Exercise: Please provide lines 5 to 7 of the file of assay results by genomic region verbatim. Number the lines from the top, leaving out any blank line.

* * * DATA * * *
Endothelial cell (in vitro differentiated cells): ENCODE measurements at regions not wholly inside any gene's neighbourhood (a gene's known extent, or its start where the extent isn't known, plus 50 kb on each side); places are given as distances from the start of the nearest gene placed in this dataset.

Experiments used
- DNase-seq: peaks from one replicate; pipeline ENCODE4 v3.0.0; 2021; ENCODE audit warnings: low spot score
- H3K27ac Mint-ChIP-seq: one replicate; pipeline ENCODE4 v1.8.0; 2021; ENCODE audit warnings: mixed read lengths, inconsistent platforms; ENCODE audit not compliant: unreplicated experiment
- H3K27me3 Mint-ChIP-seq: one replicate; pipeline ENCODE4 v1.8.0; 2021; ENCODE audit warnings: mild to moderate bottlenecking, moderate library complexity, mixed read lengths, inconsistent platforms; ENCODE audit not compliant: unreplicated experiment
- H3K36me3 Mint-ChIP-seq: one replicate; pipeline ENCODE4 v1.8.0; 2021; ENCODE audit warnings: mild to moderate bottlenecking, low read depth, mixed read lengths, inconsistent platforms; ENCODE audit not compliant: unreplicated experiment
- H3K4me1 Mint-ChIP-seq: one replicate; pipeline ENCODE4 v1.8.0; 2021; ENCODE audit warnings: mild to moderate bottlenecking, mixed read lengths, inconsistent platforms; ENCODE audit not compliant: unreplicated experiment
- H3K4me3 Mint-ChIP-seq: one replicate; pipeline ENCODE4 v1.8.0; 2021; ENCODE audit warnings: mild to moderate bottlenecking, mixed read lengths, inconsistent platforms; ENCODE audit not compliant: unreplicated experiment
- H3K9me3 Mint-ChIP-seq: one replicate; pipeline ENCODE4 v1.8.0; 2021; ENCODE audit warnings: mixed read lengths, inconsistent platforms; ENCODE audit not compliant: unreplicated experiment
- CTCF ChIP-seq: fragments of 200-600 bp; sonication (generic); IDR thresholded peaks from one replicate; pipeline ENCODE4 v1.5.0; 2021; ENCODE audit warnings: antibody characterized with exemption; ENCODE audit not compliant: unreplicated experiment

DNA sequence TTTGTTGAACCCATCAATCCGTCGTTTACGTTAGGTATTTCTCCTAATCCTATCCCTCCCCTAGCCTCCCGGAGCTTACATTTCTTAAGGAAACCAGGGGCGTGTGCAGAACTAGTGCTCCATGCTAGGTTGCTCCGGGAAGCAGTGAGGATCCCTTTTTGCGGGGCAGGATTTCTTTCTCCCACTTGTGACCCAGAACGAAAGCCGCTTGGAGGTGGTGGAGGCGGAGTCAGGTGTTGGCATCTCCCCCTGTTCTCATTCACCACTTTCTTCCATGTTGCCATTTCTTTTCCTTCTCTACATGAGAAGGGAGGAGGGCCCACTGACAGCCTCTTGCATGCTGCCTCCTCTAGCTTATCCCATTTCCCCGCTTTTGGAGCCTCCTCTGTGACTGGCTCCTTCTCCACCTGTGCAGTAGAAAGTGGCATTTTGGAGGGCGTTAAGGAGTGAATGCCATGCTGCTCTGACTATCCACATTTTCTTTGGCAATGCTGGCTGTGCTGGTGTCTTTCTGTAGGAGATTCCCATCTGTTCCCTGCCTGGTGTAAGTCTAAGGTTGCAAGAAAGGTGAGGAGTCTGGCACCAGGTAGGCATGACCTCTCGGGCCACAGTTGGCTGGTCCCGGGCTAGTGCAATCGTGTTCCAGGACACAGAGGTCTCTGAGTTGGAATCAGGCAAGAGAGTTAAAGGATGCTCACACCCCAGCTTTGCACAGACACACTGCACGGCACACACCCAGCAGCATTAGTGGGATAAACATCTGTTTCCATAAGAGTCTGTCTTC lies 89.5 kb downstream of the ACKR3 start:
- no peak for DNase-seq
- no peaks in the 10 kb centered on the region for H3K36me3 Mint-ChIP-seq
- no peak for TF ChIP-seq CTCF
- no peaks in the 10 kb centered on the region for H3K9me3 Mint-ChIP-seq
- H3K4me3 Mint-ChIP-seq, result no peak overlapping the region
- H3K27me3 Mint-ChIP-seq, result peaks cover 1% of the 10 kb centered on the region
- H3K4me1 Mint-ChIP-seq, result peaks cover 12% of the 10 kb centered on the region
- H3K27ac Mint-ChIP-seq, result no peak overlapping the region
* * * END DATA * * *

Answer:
- H3K27me3 Mint-ChIP-seq: one replicate; pipeline ENCODE4 v1.8.0; 2021; ENCODE audit warnings: mild to moderate bottlenecking, moderate library complexity, mixed read lengths, inconsistent platforms; ENCODE audit not compliant: unreplicated experiment
- H3K36me3 Mint-ChIP-seq: one replicate; pipeline ENCODE4 v1.8.0; 2021; ENCODE audit warnings: mild to moderate bottlenecking, low read depth, mixed read lengths, inconsistent platforms; ENCODE audit not compliant: unreplicated experiment
- H3K4me1 Mint-ChIP-seq: one replicate; pipeline ENCODE4 v1.8.0; 2021; ENCODE audit warnings: mild to moderate bottlenecking, mixed read lengths, inconsistent platforms; ENCODE audit not compliant: unreplicated experiment